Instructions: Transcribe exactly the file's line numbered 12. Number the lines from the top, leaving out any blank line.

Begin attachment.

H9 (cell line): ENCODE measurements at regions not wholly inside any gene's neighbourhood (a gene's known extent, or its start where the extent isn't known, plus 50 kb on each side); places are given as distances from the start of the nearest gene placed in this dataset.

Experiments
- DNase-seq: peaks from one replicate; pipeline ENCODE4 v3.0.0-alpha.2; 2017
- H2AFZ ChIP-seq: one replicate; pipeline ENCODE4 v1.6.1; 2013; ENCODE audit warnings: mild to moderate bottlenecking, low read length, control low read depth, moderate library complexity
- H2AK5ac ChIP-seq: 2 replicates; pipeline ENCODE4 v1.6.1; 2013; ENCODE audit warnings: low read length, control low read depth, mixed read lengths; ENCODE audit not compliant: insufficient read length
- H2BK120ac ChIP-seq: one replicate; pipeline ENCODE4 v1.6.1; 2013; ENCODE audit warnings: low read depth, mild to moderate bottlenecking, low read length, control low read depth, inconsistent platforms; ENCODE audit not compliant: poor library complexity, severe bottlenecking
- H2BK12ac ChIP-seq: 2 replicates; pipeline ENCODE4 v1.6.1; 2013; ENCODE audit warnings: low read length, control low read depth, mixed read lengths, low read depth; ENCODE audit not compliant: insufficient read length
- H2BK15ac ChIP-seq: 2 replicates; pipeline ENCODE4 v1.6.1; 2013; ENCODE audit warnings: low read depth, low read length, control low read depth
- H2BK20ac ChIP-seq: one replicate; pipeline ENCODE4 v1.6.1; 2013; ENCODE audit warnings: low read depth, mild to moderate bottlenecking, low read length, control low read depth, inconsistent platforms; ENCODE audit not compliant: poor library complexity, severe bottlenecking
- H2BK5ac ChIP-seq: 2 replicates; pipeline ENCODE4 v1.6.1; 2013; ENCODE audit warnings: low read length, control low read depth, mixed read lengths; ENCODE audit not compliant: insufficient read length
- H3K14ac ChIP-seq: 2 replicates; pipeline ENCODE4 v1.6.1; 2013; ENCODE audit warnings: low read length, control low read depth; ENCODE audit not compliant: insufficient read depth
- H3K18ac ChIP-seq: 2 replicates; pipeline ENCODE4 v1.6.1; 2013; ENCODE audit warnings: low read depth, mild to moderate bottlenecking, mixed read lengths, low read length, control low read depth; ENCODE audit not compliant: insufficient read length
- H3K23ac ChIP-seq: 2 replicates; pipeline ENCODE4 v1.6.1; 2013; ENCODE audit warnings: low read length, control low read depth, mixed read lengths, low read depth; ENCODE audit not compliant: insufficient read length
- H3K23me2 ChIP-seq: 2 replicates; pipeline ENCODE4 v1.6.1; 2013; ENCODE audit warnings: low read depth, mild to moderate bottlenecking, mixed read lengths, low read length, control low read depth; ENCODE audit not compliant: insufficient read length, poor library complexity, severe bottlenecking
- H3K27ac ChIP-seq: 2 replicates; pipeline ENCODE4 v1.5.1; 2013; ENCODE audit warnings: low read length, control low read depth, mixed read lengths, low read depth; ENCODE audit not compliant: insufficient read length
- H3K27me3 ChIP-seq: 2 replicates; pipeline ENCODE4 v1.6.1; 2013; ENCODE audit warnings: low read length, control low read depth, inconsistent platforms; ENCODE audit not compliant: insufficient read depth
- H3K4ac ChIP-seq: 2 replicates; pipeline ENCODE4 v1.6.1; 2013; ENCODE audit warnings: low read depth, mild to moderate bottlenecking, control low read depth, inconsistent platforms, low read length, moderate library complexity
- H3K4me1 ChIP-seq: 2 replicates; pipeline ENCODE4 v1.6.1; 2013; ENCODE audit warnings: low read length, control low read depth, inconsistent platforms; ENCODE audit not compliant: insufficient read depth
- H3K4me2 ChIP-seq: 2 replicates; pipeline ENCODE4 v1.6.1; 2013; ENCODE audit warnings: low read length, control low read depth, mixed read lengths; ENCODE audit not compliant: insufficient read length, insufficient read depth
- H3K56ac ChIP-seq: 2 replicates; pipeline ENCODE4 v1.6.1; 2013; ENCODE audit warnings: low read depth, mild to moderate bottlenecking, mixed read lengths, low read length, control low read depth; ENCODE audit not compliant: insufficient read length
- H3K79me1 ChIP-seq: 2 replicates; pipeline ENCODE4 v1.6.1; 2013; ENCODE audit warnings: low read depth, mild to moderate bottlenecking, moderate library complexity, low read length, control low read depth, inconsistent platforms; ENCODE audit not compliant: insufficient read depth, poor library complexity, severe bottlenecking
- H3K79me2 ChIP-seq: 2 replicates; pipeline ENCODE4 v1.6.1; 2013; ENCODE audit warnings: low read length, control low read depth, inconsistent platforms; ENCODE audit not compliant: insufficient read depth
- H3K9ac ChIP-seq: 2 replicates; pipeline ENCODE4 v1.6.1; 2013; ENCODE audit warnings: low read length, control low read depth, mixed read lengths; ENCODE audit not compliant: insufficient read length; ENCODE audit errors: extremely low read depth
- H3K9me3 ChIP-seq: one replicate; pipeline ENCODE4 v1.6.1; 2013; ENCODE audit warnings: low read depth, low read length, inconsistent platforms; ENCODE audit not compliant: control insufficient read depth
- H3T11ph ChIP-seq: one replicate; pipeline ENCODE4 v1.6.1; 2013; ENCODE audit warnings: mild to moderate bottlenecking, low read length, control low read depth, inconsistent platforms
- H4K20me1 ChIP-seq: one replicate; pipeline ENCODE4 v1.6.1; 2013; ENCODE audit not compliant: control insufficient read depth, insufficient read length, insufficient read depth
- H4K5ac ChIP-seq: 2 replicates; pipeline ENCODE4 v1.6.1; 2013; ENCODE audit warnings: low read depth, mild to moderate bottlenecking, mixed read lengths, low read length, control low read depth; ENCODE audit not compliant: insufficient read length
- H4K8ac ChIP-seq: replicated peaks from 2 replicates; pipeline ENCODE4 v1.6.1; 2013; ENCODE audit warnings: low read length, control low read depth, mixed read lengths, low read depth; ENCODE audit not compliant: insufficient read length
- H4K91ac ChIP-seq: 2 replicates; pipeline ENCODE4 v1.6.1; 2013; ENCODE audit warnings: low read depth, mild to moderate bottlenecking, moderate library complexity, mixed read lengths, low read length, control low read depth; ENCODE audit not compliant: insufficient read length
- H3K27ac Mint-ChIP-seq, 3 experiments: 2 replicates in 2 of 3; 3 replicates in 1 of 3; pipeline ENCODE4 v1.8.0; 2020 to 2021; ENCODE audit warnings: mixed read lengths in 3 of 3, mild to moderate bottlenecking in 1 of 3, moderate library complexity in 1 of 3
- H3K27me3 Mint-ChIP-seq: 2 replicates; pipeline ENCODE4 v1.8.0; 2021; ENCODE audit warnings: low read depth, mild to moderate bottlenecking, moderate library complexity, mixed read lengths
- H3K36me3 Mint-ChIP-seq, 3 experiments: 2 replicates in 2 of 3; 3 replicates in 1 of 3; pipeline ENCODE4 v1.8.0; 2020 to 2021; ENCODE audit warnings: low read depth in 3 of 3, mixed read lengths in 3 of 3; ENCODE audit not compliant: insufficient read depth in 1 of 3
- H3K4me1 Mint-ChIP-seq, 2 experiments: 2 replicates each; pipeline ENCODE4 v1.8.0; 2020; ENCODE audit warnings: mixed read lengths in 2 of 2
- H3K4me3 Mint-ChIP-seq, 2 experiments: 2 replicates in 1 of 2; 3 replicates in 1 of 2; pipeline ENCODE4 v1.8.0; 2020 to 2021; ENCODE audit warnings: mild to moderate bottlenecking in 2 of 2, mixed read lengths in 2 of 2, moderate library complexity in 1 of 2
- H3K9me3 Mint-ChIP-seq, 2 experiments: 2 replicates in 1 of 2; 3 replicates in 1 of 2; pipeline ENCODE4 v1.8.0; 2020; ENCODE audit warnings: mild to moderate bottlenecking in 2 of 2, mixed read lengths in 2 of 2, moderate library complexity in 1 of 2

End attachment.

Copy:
- H3K18ac ChIP-seq: 2 replicates; pipeline ENCODE4 v1.6.1; 2013; ENCODE audit warnings: low read depth, mild to moderate bottlenecking, mixed read lengths, low read length, control low read depth; ENCODE audit not compliant: insufficient read length